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May 2013 Online Exclusive

Appalachian Trail Thru-Hiker Portraits

These men and women were photographed as they thru-hiked the 2,175-mile Appalachian Trail, from Springer Mountain, Georgia to Mt. Katahdin, Maine. They each walked more than 2,000 miles—enduring the Smokies, the Shenandoahs, and the White Mountains—to get to the point where they posed for their portraits. Only the vast and lonely wilderness of Maine's north woods stood between them and their goal: Mt. Katahdin, a behemoth of a mountain that stands like a beacon to every thru-hiker. For some the journey couldn't end soon enough; others enjoyed every step along the way.
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chris bennetDuring my five months on the trail as a ridge runner for the Maine Appalachian Trail Club, I carried my camera everywhere I went. I photographed all sorts of thru-hikers: teenagers and octogenarians; a millionaire and drifters who were living day-to-day. The people in these photographs all walked over 2000 miles to get to the point where they are standing. One thru-hiker would be the first person to hike the trail with two replaced hips when he finished. Another had hiked the trail in 1981 and summited Katahdin on September 11th. He was so horrified that that the twentieth anniversary of his finish was that faithful autumn day that he set out to hike the trail again just to summit on a different date.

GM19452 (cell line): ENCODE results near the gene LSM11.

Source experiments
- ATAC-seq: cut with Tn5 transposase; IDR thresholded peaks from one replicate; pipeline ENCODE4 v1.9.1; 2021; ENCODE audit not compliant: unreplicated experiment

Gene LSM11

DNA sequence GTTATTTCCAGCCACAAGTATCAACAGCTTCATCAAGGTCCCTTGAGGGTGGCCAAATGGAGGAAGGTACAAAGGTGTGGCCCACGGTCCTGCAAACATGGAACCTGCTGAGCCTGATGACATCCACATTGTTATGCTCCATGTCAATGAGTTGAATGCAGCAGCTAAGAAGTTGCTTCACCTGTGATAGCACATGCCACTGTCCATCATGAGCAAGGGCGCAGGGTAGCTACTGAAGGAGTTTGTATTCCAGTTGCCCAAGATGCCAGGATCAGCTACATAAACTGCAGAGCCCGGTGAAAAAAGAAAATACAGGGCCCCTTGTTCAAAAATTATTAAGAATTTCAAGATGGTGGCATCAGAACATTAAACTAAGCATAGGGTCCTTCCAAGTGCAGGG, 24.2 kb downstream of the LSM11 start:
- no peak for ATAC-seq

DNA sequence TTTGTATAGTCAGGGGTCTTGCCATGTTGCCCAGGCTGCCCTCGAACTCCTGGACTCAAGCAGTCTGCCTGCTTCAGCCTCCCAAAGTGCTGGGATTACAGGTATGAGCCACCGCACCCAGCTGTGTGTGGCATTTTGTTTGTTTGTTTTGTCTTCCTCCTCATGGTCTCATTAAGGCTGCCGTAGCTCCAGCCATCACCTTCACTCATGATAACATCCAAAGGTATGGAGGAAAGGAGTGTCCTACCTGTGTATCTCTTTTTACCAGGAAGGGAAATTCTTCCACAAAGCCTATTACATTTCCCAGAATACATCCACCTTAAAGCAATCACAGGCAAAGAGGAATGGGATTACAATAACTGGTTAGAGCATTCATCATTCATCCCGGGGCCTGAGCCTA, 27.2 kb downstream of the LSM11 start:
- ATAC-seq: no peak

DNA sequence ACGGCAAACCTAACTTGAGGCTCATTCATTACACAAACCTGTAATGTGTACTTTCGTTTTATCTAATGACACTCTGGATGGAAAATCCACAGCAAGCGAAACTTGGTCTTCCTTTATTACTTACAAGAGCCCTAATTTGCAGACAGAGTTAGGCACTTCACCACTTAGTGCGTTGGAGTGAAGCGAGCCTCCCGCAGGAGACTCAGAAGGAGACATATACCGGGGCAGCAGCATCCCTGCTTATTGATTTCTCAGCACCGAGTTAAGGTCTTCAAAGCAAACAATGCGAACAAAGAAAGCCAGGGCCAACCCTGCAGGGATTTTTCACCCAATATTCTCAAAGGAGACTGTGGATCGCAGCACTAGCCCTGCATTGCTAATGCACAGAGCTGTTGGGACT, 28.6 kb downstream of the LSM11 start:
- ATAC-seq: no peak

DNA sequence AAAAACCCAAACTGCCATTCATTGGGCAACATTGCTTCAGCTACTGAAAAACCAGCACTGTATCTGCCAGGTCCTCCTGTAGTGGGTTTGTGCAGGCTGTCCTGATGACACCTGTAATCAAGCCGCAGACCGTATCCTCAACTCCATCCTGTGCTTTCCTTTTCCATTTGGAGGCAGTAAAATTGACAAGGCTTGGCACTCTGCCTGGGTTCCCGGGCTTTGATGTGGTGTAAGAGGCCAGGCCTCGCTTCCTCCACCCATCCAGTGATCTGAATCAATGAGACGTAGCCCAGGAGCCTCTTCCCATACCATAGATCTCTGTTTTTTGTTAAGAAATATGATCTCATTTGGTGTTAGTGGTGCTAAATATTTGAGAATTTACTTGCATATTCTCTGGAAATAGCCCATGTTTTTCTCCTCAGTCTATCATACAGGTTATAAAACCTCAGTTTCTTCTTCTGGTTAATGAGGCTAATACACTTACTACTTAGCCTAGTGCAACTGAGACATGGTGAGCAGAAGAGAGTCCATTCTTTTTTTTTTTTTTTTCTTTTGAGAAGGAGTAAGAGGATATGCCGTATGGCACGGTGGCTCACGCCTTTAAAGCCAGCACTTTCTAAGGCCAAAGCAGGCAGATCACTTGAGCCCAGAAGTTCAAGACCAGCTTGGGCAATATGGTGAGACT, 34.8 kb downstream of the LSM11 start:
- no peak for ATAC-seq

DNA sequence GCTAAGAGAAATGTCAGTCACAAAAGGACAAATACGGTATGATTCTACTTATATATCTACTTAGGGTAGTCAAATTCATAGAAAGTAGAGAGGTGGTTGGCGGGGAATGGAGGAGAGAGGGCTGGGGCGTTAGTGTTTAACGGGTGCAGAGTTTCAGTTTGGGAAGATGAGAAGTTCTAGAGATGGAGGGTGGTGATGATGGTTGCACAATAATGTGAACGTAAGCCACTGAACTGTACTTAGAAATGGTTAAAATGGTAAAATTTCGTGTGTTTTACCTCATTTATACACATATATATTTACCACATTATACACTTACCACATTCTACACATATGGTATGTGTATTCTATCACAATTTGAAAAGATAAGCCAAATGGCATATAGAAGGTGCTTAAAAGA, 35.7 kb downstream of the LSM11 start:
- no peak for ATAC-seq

The goal of these portraits is to give you a sense of the diversity along the trail. The thru-hike experience is as much a social one as a wilderness one. Maybe when the time is right, you will be motivated to explore the trail yourself. Maybe it’ll be after you retire, or maybe next week. Whatever the time, prepare to be touched by the trail forever.

Go to the photos.

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